Will OFWs figure prominently or inconsequentially at the 2022 polls?

Published May 2, 2022, 12:05 AM

by Jun Concepcion


Jun Concepcion

Will 1.7 million registered overseas voters matter at all in the 2022 national elections with total registered voters of over 67 million?

At first glance, it appears that overseas votes are inconsequential and almost irrelevant to the outcome of one of the most hotly-contested electoral contests in the country in recent history. After all, how can 1.7 million compare with 67 million? The huge disparity between the two figures understandably buttresses near outright dismissal of overseas votes.

But wait . . . Google Trends as of April 28 indicate a very startling and even shocking shift in voter preferences for president and vice president, with Vice President Leni Robredo garnering 57 percent of Google users against 23 percent for former senator Ferdinand Marcos Jr. Equally shocking figures were shown in the vice presidential race with Francisco Pangilinan gaining the upper hand with 42 percent and Sara Duterte not far behind with 40 percent.

Google said in a footnote in its April 28 findings that it has accurately predicted the outcome of elections in various countries, including the US, France, Brazil and even the Philippines. Google Trends accurately predicted Donald Trump’s victory over Hillary Clinton in 2016 and Joe Biden’s 2020 triumph over Trump.

The giant American company, which has been renamed as Alphabet, owns more than 70 businesses including YouTube, and enjoys an unassailable reputation for integrity and reliability. If it cites its accuracy in predicting national elections, including the 2016 polls won by Rodrigo Duterte, there isn’t much reason then to doubt its assertion.

But what if the contest between Marcos and Robredo goes down the wire or narrowly contested until the end, just like in 2016?

Will overseas votes matter then in this kind of scenario? Perhaps, presumably, maybe, especially in another tight race, just like in 2016.

Robredo narrowly defeated Marcos in 2016 with just over 263,0000 votes. The winning margin even got bigger after votes recounts sought by Marcos who claimed he was cheated.

Marcos got the most overseas votes in 2016 and on April 1, he held an online meeting with scores of OFWs in a bid to win over most overseas votes. But beyond retraining of returning OFWs and a general pledge of helping them set up livelihood projects, he gave little details on how OFWs can be assisted in case he becomes president.

Other presidential aspirants have extolled the significant contributions that are being made by OFWs in their role as “modern heroes of the land,” but the most that the latter have garnered were motherhood pledges of support.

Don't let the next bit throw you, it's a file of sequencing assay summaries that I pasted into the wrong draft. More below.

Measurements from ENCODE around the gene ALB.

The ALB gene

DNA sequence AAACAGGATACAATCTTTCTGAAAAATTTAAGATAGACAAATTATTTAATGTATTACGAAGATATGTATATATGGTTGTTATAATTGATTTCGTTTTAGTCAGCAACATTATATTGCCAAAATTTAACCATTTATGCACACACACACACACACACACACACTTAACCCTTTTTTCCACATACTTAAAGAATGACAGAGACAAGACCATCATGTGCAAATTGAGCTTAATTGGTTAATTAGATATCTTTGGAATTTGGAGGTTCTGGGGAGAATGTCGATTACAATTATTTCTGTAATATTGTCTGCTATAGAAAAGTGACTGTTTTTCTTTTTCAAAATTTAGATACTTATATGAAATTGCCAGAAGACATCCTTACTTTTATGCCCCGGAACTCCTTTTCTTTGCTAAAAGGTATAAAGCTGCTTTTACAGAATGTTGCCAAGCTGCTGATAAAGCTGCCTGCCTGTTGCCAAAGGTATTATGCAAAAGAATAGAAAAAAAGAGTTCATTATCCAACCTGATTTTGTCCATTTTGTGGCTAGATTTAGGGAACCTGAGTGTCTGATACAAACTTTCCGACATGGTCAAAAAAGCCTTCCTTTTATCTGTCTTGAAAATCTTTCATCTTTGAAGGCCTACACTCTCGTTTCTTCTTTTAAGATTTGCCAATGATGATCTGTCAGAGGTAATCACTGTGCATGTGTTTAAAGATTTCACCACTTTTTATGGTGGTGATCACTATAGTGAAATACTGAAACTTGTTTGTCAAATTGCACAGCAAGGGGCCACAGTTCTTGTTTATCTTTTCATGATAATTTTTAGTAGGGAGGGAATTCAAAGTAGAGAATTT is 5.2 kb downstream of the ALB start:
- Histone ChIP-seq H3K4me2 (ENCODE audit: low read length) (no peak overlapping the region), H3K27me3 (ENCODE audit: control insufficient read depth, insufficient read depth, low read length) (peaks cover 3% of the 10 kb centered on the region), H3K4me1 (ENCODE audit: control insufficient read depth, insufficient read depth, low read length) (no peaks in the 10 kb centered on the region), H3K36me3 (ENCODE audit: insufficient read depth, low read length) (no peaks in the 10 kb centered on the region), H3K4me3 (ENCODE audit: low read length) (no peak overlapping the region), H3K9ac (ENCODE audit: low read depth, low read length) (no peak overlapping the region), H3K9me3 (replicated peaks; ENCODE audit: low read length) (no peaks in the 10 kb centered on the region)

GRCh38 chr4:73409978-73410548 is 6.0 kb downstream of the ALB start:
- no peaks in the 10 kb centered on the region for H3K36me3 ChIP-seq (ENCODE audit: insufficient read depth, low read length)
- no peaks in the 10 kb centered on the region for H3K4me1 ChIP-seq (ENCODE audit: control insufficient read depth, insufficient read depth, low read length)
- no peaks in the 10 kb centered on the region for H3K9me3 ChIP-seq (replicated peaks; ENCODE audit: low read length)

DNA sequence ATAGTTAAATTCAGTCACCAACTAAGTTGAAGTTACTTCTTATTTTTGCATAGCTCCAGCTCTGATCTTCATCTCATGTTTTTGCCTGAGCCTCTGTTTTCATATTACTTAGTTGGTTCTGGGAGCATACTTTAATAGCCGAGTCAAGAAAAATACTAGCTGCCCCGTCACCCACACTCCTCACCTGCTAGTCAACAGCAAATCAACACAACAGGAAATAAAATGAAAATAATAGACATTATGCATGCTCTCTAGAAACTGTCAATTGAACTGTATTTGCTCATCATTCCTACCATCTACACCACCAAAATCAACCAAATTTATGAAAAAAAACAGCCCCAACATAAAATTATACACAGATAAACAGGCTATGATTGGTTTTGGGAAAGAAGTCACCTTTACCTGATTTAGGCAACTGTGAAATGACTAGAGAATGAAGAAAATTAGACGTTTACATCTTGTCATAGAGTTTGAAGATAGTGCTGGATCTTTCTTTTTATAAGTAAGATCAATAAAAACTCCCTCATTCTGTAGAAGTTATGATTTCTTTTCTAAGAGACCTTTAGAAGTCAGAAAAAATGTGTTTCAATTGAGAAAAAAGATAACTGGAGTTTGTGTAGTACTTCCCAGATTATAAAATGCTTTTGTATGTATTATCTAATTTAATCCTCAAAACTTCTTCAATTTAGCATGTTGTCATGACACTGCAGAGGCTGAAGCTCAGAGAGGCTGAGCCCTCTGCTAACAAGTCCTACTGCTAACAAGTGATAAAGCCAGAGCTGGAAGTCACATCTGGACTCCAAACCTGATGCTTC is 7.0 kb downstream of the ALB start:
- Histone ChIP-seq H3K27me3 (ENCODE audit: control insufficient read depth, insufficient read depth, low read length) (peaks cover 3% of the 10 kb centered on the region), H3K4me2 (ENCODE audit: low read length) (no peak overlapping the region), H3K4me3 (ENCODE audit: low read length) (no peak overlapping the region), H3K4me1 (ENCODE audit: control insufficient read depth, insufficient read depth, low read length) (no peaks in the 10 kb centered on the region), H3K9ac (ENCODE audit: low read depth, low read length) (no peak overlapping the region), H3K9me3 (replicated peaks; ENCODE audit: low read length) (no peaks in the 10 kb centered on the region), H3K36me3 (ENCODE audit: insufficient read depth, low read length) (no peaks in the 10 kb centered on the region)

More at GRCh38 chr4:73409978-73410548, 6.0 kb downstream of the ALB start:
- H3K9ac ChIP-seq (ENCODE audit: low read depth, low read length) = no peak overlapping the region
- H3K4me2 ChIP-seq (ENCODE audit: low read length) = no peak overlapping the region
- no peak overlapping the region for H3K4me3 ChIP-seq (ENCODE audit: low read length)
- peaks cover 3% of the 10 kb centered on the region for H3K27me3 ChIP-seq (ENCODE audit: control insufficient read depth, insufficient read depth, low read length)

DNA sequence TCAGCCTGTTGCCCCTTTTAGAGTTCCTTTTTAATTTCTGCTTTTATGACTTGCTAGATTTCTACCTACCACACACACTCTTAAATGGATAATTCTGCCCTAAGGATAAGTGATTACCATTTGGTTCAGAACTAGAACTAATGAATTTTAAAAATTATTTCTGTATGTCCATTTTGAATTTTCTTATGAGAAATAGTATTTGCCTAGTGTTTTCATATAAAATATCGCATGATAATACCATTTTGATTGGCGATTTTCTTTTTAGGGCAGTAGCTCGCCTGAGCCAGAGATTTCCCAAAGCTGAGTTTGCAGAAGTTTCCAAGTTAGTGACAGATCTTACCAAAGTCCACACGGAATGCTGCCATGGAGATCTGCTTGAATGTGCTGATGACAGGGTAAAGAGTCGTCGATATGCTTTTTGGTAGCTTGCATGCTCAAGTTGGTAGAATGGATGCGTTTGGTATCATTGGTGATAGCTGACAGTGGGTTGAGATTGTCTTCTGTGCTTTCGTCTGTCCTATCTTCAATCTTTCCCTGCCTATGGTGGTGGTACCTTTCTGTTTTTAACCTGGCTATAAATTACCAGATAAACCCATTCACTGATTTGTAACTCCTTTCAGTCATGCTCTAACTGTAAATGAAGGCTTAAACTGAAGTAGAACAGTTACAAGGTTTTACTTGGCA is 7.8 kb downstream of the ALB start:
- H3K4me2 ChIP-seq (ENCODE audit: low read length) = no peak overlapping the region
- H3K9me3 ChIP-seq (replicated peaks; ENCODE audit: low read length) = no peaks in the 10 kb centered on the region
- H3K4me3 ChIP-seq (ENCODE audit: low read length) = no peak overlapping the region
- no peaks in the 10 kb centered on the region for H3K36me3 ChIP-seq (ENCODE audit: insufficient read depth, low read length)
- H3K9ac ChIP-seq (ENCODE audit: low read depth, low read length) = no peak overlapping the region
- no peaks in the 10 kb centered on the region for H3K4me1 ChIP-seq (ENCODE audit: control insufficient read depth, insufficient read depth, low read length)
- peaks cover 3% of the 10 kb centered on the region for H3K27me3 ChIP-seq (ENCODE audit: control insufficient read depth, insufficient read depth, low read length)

In pleasant contrast, Robredo has gone beyond motherhood pledges of support. Late in February, she tackled in an online forum the root causes of OFW migration, specifically the need for intensified jobs creation in the country so overseas jobs are relegated to being just an option and not a necessity, an expanded reintegration program for returning OFWs and the need to set up a pension fund for them.

Although public forums often disable resource speakers from tackling in great detail the subject at hand, she nevertheless stood out among all presidential contenders when she pinpointed and zeroed in the most problematic issues confronting returning OFWs.

A ₱2-billion OFW reintegration funding scheme was established in 2012 during the time of former President Benigno Aquino. Although the scheme was intended to bolster and expand the government’s reintegration assistance to returning OFWs, the Land Bank-administered program has done little so far to achieve its objectives. Highly-stringent lending guidelines have screened out many returning OFWs from this reintegration program.

Hunger and poverty with no income source amid the Covid crisis have prompted scores Filipino women to shut down their mental faculties and grab whatever overseas jobs as domestic helpers that they can find. Oblivious of the never-ending tales of physical abuses and mental tortures in stay-in domestic helper jobs in Saudi Arabia, Jordan and other parts of the Middle East, desperate Filipino women are embracing this cruel fate for the sake of loved ones, especially minor children.

If more jobs or livelihood projects are created, more and more women will choose to stay with their children and other loved ones instead of leaving them for overseas jobs. A straightforward and simple strategic solution to a complex problem, courtesy of a presidential contender with a track record for working with the poor.

So, do OFWs count in the May 2022 elections? Yes, they do as indicated by Robredo’s incisive assessment of their predicament and the way forward for them.

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